BRIEF DESCRIPTION OF THE DRAWINGS

FIG. 1 shows a data repository system in accordance with an embodiment.

FIG. 2 shows a flowchart depicting a method of adding a database partition.

FIG. 3 shows a representation of the addition of a database partition to the system of FIG. 1 using the method in FIG. 2.

FIG. 4 is a graph showing the data that needs to be moved during performance of the method in FIG. 2 using a particular hashing operation.

FIGS. 5A and 5B show the data in FIG. 4 in tabular format.

DETAILED DESCRIPTION OF THE EMBODIMENTS

Referring now to FIG. 1, a data repository system is indicated generally at 50. In a present embodiment, system 50 is presented in the context of a wireless telecommunications system, but it is to be understood that system 50 can be varied to other contexts. System 50 comprises a plurality of service control points (“SCPs”) 54-1, 54-2 (collectively, SCPs 54, and generically, SCP 54.). SCPs 54 are connected, via a network N-1, to a plurality of applications 58-1, 58-2 (collectively, applications 58, and generically, application 58). Applications 58 are, in turn, are serviced, via a second network N-2, by one or more primary databases 62P which in turn can be backed-up by one or more secondary databases 62S service data points. (Collectively, databases 62 and generically, databases 62). However, those skilled in the art will recognize that secondary databases 62S can be omitted altogether. Those skilled in the art will also now recognize that applications 58 and databases 62 can be collectively referred to as service data points (SDPs). While the present embodiment, includes specific reference to network N-1 and SCPs 54, it will become apparent that network N-1 and SCPs 54 can be omitted altogether, or SCPs can simply be any type of client machine that is accessing applications 58. Networks N-1 and N-2 are comprised of any network infrastructure components that are used to implement desired physically interconnections, and can, in fact be implemented on a single network. In the present embodiment, network N-1 is implemented via SS7 network infrastructure, whereas network N-2 is implemented via a local area network or a wide area network based on Internet protocols.

Applications 58 can be any type of application that is currently known (or is developed in the future) that would serve data stored in databases 62 to SCPs 54. A well known example of an application 58 is an application to route 1-800-numbers to a traditional area code and phone number. Other examples for applications 58 include customer resource management, cross-service bundling, location services and rating, Virtual Private Networking, Prepaid billing, Missed Call Return, Loyalty Reward and Promotion Programs, Fraud Management, Policy Management, Call Screening and Redirection, and Subscriber Profile Management.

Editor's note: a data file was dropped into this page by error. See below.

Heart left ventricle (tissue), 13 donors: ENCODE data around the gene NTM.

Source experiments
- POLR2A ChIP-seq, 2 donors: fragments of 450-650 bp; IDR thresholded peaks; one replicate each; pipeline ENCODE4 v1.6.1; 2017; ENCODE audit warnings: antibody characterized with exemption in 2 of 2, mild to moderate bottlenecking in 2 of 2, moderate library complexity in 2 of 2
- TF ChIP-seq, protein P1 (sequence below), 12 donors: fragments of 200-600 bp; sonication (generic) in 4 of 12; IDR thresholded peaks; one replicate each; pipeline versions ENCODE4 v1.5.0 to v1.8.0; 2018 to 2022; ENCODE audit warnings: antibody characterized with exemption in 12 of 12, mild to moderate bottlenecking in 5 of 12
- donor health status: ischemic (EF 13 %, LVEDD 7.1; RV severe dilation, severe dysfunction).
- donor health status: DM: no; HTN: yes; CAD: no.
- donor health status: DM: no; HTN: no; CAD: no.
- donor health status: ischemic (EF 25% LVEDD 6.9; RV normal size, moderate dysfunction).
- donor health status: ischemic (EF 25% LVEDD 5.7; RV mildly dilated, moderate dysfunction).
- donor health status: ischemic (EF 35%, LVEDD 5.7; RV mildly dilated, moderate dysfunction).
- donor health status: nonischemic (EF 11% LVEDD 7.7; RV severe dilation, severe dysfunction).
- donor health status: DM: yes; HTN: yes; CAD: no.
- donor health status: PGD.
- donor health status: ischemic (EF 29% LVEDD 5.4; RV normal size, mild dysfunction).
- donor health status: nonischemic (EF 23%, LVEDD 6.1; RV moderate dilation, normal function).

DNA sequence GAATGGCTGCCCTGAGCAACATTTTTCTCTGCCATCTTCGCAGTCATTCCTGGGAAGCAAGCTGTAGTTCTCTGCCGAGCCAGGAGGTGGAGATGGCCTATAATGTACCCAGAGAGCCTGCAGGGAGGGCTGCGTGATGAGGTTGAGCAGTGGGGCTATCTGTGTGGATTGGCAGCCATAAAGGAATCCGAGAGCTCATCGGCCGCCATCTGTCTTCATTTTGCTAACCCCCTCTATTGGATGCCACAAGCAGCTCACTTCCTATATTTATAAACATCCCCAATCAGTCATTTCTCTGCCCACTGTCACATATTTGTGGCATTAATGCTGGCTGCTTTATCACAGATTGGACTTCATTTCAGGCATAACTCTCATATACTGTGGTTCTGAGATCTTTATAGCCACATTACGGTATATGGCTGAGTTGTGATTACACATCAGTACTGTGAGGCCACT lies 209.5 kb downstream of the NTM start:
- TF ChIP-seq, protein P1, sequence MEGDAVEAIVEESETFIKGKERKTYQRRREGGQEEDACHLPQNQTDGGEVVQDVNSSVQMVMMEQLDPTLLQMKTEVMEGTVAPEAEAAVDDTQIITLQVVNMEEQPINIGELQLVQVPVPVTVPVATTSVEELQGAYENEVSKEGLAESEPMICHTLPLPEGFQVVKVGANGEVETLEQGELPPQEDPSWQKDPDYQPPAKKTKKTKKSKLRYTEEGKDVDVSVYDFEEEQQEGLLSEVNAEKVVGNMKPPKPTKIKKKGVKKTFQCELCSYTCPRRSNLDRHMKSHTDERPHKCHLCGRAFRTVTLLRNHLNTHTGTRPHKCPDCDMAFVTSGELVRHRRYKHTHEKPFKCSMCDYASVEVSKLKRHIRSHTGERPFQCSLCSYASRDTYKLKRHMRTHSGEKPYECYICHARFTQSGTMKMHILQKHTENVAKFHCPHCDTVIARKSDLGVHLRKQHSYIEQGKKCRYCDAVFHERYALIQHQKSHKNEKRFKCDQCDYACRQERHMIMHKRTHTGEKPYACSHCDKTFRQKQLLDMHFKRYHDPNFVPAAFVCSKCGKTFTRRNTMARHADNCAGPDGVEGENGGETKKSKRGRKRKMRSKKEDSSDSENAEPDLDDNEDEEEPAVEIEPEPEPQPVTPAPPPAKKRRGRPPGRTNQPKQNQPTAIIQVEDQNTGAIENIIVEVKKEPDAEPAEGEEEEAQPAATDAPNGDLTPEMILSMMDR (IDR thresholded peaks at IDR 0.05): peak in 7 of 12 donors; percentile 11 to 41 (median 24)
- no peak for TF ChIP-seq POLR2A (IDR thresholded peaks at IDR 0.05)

Databases 62 include the infrastructure to store, retrieve and manage data, including hardware to store the data and a database application layer, such as the Structured Query Language (“SQL”) or the like, to interface between each database 62 and each application 58.

Referring now to FIG. 2 a method for adding a database partition is represented in a flowchart indicated generally at 100. Method 100 can be performed on a variety of different systems, but in order to assist in explanation of system 50 and method 100, it will be assumed that method 100 is performed using system 50.

In the present embodiment, database 62P-1 represents a single partition and that database 62S-1 represents a single partition. Thus, to give a concrete example of the performance of method 100, it will be assumed that database partition 62P-1 is full and that a second database partition 62P-2 is being added to database partition 62P-1. Method 100 can be implemented on any suitable computing environment (e.g. a server) with physical connections to each database partition 62P in order to examine the existing partitions 62P and determine how to move data on the existing partition(s) to the new partition. FIG. 3 shows a representation of method 100, drawn as an oval, operating on database partition 62P-1 so as to add database partition 62P-2. (Though not shown, method 100 would likewise apply to the addition of a second database partition to database partition 62S-1).

Beginning at step 105 in FIG. 2, a determination is made as to the existing number of partitions. In the present example, it is determined that only one database partition 62P-1 currently exists. Next, at step 110, each existing partition is examined to determine which portion of each existing partition is to be transitioned to the new partition according to a minimally progressive hashing operation. The minimally progressive hashing operation is represented as an oval indicated at “H” in FIG. 3. In the present example, database partition 62P-1 would be examined and, assuming database partition 62P-1 was full, then hashing operation H would determine that half of the data thereon would be identified as a candidate for moving to new partition 62P-2. Hashing operation H would likewise identify which exact portions would be candidates for moving.

Next, at step 115, the new partition would be added. In the present example database partition 62P-2 would become physically and operationally attached to and integrated with partition 62P-1, such that each application 58 would perceive both partitions 62P-1 and 62P-2 to be a single database 62P, such that each application 58 would continue to interact with partitions 62P in the same manner as one partition 62P.